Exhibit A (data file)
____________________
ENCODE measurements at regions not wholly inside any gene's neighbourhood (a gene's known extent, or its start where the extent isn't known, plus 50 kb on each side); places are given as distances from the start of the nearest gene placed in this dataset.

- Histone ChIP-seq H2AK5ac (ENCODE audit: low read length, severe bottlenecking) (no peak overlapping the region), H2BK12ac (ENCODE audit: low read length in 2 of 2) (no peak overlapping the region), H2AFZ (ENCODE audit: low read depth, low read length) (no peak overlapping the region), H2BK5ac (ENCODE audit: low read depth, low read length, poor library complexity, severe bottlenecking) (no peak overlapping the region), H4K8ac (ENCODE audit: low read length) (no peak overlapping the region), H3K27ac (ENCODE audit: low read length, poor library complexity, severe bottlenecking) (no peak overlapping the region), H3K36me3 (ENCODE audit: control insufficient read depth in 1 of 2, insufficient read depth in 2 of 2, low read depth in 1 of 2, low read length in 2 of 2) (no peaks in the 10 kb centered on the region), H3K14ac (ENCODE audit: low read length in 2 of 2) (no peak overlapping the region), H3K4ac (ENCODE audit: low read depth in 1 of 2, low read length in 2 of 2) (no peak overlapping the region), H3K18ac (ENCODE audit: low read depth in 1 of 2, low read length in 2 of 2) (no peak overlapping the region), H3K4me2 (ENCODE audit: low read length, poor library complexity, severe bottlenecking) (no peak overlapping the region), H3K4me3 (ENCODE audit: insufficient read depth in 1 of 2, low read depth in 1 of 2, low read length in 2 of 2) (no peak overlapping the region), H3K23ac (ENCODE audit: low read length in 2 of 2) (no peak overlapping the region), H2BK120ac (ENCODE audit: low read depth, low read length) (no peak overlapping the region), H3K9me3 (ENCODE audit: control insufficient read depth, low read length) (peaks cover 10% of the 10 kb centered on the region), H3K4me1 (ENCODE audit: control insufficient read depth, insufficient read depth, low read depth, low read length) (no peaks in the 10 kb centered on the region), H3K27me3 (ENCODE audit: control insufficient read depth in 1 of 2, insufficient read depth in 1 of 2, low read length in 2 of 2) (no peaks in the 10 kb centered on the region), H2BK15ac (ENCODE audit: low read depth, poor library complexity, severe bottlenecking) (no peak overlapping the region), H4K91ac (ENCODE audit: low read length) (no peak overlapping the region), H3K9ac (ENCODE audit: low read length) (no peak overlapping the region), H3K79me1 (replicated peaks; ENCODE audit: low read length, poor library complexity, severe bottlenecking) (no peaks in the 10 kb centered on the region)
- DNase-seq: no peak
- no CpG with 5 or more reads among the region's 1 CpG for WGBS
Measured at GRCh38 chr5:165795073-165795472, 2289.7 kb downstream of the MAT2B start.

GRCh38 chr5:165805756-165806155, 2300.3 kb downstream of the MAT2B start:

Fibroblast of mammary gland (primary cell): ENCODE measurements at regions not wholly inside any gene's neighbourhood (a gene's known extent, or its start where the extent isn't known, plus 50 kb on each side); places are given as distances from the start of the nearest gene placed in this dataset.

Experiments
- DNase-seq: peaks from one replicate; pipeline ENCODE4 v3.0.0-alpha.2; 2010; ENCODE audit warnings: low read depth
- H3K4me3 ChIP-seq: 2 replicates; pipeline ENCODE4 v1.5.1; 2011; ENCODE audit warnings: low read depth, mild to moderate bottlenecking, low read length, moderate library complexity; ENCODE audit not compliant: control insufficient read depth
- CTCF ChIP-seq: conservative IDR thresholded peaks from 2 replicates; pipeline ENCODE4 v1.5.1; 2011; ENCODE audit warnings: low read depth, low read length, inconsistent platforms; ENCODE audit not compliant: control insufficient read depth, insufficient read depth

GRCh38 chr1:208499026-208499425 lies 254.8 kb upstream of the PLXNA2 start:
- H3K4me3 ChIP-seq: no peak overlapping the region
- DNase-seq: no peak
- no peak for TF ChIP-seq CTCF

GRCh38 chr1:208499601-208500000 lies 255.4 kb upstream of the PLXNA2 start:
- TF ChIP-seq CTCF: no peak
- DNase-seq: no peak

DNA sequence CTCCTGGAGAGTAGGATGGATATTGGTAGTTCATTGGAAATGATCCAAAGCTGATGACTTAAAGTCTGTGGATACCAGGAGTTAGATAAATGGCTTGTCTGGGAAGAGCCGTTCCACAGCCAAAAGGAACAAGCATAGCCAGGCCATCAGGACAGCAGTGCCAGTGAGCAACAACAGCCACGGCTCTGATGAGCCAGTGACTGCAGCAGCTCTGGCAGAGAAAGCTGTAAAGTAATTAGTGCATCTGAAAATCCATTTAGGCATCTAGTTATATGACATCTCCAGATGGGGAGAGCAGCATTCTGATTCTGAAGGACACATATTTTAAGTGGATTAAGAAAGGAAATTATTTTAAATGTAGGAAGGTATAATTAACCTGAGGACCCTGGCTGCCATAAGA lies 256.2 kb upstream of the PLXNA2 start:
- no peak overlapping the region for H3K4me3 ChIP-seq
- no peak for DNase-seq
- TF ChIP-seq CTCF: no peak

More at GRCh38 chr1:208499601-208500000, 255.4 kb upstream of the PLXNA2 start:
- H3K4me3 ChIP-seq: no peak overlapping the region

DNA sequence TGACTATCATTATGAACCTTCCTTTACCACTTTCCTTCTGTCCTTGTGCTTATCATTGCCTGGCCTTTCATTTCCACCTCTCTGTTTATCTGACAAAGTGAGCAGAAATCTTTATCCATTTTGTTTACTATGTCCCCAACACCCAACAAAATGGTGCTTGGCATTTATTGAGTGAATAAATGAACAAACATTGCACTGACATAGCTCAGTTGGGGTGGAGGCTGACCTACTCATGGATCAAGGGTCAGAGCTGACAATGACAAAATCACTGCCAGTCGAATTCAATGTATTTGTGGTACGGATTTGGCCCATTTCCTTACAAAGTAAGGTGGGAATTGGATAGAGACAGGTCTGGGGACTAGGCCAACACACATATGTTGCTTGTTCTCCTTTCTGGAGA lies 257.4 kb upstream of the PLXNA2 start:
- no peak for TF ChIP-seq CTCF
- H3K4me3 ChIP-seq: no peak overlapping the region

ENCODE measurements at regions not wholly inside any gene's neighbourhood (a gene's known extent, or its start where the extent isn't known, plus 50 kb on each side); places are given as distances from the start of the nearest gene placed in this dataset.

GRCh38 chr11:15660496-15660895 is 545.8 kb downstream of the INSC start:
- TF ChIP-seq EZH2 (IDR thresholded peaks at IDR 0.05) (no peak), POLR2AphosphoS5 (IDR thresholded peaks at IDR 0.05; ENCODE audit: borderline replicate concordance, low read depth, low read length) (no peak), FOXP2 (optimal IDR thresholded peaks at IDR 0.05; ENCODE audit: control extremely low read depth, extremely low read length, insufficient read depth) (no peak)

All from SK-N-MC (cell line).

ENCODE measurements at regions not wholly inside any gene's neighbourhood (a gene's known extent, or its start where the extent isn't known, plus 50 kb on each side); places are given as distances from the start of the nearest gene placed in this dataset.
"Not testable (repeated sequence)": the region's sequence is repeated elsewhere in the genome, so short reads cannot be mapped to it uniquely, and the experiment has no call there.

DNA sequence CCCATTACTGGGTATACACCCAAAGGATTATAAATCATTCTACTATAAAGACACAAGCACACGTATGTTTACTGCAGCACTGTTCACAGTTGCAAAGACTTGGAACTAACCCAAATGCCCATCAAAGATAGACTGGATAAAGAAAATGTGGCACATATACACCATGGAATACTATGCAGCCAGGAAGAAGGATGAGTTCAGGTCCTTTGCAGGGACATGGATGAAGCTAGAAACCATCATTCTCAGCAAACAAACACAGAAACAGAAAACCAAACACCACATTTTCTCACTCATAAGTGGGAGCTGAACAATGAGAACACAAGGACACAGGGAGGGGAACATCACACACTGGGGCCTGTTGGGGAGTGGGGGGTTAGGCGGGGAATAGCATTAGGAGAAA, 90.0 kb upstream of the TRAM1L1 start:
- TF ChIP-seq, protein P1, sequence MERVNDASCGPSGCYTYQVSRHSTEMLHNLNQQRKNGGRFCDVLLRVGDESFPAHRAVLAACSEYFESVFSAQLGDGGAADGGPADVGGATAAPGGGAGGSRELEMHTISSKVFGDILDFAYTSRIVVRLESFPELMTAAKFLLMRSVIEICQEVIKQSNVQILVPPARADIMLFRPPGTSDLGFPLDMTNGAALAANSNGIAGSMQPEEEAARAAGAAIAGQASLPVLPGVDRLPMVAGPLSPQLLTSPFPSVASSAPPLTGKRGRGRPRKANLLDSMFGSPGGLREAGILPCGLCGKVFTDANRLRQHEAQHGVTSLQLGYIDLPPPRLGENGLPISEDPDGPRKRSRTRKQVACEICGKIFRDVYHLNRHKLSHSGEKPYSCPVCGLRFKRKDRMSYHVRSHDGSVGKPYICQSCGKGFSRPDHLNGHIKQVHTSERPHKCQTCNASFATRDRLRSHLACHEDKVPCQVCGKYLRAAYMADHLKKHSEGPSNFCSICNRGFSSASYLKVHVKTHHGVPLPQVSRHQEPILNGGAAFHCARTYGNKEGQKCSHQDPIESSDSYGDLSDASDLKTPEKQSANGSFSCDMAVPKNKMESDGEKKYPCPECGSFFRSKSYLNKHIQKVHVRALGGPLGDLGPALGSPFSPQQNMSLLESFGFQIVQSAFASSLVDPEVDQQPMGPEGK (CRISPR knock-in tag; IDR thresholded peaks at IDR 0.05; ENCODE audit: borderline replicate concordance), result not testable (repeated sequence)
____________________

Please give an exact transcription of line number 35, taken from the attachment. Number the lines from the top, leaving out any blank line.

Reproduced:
- TF ChIP-seq, protein P1, sequence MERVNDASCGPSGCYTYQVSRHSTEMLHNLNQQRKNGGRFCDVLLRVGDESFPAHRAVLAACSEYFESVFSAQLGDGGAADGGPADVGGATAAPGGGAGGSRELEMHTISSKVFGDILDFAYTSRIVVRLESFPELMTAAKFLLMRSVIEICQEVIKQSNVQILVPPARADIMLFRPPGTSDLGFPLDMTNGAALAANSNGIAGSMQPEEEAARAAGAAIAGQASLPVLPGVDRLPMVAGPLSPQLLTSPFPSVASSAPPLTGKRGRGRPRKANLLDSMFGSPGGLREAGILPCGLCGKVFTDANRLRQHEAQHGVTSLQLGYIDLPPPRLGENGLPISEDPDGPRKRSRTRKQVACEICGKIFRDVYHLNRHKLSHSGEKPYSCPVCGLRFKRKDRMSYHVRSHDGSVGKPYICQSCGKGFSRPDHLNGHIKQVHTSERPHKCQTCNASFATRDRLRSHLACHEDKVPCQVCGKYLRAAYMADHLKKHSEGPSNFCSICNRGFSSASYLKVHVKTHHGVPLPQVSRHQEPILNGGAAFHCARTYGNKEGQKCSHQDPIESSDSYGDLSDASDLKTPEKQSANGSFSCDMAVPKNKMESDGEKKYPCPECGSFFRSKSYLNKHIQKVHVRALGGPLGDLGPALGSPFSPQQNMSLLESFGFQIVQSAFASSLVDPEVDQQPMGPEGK (CRISPR knock-in tag; IDR thresholded peaks at IDR 0.05; ENCODE audit: borderline replicate concordance), result not testable (repeated sequence)